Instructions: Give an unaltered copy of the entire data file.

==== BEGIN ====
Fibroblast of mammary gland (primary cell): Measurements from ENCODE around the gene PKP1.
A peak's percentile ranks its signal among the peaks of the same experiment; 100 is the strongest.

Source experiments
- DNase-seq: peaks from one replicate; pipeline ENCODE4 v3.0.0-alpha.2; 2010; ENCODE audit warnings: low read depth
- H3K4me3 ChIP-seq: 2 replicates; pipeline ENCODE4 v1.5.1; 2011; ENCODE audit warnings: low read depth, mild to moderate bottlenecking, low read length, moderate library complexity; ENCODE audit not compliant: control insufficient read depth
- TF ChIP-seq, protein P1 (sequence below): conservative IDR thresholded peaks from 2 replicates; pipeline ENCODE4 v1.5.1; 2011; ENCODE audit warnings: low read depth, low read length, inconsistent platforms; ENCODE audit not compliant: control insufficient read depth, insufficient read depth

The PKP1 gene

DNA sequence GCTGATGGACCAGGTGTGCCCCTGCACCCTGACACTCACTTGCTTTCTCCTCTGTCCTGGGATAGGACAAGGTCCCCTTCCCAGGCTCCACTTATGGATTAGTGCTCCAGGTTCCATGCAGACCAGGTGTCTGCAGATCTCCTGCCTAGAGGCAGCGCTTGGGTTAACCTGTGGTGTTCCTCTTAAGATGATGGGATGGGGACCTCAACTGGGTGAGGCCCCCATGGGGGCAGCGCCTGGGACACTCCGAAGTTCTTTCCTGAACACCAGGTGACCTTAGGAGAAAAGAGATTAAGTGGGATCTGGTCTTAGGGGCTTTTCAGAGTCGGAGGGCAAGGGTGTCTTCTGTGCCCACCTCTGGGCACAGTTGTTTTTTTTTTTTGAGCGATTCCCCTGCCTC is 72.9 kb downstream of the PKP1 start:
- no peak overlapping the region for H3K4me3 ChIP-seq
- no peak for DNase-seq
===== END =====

Fibroblast of mammary gland (primary cell): Measurements from ENCODE around the gene PKP1.
A peak's percentile ranks its signal among the peaks of the same experiment; 100 is the strongest.

Source experiments
- DNase-seq: peaks from one replicate; pipeline ENCODE4 v3.0.0-alpha.2; 2010; ENCODE audit warnings: low read depth
- H3K4me3 ChIP-seq: 2 replicates; pipeline ENCODE4 v1.5.1; 2011; ENCODE audit warnings: low read depth, mild to moderate bottlenecking, low read length, moderate library complexity; ENCODE audit not compliant: control insufficient read depth
- TF ChIP-seq, protein P1 (sequence below): conservative IDR thresholded peaks from 2 replicates; pipeline ENCODE4 v1.5.1; 2011; ENCODE audit warnings: low read depth, low read length, inconsistent platforms; ENCODE audit not compliant: control insufficient read depth, insufficient read depth

The PKP1 gene

DNA sequence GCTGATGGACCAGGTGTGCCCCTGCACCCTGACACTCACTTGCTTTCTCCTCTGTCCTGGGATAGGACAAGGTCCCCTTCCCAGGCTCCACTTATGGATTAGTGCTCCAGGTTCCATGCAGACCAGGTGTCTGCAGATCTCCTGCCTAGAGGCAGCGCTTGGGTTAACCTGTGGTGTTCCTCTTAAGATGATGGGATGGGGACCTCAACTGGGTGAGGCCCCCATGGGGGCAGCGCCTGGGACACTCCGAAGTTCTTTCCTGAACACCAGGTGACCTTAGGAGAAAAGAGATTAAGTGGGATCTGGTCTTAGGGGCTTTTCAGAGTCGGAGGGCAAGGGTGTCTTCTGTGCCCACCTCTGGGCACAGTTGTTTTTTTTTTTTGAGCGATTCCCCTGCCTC is 72.9 kb downstream of the PKP1 start:
- no peak overlapping the region for H3K4me3 ChIP-seq
- no peak for DNase-seq